A Spatial Decision Support System Approach to a Flexible Physical Development Planning of the Obafemi Awolowo University Estate

Baloye, David Olutunji (2015-06-24)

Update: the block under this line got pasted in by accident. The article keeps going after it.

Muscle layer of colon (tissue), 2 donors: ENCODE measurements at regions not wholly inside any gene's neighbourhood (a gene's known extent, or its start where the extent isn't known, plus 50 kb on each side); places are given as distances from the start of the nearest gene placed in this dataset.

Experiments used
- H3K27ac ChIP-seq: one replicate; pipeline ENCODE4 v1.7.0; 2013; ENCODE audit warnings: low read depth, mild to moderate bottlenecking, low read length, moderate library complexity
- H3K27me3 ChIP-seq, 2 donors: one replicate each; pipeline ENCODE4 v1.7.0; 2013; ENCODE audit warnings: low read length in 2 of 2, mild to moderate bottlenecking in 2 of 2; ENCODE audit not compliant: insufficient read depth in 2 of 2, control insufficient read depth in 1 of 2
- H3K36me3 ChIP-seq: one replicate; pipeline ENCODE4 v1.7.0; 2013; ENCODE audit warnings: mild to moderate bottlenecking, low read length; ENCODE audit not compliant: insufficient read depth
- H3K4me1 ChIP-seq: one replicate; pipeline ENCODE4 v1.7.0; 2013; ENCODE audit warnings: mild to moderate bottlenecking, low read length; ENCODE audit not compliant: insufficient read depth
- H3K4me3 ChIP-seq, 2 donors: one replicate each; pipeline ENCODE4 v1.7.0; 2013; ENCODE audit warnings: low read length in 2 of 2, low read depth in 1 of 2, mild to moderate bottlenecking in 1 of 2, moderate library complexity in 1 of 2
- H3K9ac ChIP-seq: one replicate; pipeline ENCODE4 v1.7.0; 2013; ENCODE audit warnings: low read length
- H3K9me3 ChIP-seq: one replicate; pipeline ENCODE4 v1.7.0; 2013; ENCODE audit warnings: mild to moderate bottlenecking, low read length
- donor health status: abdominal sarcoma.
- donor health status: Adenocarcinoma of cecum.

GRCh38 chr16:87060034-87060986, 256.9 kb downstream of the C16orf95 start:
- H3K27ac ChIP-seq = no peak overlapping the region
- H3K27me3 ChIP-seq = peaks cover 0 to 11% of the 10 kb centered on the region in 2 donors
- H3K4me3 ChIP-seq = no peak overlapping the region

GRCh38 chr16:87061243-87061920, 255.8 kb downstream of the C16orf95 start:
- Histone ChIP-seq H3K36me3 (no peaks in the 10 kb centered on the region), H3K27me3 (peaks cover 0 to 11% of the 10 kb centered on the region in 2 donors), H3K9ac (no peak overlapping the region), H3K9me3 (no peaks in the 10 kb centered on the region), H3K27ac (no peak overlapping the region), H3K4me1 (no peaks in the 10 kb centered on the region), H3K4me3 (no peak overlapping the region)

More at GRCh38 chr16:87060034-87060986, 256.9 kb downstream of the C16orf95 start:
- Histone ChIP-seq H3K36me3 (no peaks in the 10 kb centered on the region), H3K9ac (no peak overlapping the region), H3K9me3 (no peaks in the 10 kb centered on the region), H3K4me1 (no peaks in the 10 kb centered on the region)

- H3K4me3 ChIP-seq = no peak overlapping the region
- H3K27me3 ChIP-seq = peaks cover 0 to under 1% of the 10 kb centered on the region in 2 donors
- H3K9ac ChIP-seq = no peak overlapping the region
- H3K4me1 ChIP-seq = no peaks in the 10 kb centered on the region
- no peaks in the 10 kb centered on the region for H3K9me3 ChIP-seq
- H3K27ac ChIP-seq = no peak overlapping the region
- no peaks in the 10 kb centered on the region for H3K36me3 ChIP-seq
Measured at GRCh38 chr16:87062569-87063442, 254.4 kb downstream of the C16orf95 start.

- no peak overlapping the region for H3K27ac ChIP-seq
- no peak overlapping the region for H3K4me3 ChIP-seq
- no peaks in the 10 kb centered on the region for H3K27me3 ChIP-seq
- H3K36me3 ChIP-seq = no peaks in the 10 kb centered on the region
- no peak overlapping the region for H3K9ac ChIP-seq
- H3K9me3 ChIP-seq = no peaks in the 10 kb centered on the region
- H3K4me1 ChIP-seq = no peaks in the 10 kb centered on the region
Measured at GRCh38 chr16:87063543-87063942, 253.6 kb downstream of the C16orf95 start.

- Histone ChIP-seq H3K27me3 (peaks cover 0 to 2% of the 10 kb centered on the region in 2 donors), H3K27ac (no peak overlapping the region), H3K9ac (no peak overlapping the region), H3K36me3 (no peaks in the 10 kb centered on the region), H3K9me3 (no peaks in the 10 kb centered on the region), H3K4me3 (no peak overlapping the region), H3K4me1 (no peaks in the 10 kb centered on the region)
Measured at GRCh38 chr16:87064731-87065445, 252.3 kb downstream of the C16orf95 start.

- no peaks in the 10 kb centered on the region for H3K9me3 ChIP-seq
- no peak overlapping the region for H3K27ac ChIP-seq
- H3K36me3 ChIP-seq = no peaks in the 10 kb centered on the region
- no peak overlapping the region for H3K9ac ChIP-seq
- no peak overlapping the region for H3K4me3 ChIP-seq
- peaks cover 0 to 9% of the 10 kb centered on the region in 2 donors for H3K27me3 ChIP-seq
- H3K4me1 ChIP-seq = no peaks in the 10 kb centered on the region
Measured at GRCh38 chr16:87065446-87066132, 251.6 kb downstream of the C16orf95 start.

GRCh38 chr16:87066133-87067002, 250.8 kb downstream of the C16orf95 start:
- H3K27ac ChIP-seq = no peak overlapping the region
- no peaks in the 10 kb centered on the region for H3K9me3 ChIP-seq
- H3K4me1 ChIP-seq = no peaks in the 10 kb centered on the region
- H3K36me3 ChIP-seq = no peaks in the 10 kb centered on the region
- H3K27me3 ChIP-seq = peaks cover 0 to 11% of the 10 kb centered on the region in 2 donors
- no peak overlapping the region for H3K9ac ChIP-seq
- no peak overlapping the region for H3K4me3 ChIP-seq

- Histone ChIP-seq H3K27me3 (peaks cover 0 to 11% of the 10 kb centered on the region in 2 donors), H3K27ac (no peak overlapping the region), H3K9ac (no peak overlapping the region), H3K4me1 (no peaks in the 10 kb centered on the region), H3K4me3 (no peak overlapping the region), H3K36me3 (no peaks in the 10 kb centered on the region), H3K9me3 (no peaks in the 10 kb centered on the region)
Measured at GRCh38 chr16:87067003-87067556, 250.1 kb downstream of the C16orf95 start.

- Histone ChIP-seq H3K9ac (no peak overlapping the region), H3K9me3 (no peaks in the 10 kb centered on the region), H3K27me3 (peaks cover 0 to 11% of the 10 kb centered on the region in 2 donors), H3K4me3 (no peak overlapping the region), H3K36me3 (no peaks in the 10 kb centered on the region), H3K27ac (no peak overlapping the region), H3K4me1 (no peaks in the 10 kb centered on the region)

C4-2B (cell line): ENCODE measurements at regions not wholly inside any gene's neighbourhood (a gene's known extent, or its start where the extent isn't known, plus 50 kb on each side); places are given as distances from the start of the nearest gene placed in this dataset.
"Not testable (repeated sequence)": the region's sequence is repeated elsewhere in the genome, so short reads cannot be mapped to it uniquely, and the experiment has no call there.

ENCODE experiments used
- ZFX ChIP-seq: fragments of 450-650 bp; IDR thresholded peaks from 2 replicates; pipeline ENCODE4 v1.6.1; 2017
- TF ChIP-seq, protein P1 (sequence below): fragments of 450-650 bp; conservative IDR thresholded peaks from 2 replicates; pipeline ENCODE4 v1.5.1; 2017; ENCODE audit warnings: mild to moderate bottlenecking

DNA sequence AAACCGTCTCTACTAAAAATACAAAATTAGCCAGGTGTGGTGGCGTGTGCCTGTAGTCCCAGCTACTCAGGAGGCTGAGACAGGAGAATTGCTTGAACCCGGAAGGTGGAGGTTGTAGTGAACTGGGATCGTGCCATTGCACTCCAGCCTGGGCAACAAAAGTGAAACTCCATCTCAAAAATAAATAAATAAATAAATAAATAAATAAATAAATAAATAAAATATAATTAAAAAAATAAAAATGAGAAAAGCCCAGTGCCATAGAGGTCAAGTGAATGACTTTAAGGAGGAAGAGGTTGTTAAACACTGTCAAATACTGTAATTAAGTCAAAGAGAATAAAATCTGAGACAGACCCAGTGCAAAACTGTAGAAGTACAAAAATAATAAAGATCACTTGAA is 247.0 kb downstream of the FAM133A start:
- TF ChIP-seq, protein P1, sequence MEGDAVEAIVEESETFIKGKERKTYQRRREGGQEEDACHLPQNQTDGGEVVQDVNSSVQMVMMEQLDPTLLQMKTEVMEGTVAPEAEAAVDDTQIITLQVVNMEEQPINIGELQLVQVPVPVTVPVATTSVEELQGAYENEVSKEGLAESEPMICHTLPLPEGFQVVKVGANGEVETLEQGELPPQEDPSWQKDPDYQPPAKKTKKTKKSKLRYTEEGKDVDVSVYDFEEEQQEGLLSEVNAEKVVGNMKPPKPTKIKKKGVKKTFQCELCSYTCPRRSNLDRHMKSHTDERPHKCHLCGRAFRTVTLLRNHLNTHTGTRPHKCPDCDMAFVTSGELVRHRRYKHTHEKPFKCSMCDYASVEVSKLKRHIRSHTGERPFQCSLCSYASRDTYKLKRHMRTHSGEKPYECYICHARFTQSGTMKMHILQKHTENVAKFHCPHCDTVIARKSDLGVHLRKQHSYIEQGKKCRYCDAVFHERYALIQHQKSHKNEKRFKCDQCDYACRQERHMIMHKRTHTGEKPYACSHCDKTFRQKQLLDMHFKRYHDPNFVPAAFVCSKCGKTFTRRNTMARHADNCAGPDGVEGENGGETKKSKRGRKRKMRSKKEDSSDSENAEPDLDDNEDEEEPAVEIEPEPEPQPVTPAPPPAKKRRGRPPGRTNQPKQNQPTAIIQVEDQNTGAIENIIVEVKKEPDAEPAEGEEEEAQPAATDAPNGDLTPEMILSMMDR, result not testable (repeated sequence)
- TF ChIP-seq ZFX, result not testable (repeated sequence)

The study assessed the present state of physical development of the Obafemi Awolowo University estate and developed a spatial decision support framework for capturing physical development on the university estate. It also provided a model for physical expansion scenarios of the university on the basis of a range of parameters including access roads, residential accommodation, lecture theaters and services spaces. This was with a view to evolving a system that could assist the physical development plans of the university to respond flexibly and effectively to unanticipated land use demand. Primary and secondary data were used for the study. The primary data were obtained from physical and geo-positional attributes of the various landuse types on the Obafemi Awolowo University estate. Sample areas of the estate were selected for ground verification of changing land utilization on the campus. Six main land use categories were defined. These are Staff quarters, students' hostels, routes, shopping facilities, lecture theatres, and water bodies. From each of the categories two sample sites were selected for verification using purposive sampling technique. The secondary data were obtained from base map and master plan of the university estate. These were scanned and georeferenced in AutoCAD Map R2 to their true ground positions using pairs of coordinates that were obtained with Global Positioning System (GPS) receiver. The raster maps were vectorized into different themes. The attributes of the vectorized data were created using Microsoft Access as the host Database Management System. The data sets were stored in Arcview 3.2a where basic spatial analyses such as overlaying, buffering and Digital Elevation Models (DEM) were performed. The Spatial Decision Support System (SDSS) were built using Map Object LT 2 to connect stored data with Microsoft Visual Basic which were use to build the Graphical User Interface (GUI) of the SDSS. Various parameters were manipulated to test the responses of the system to different land use demands. The result showed that the physical environment of the university estate had undergone changes over the years which were largely in tune with the master plan. The area occupied by hostel facilities in 2005 had increased by about 51% of its size in 1985. This was due to new uses particularly the expansion of the banking zone and the establishment of private hostels. Furthermore, the result showed that 45.5% of the main campus was used for physical development, with residential landuse taking the largest share of 22.4%. In terms of its terrain, 20.1% of the university estate lay in the south-western direction of the north Azimuth. The results demonstrated that the application of SDSS to physical planning can make the implementation of development plans responsive to other potential uses and to different prevailing and future planning conditions in the estate. The model developed for the physical expansion scenario showed that creating a new development nucleus away from the main campus would be worthwhile if municipal facilities could be provided. The study concluded that the SDSS could facilitate integrated procedures for determining optimal sites for incremental physical development in the university estate.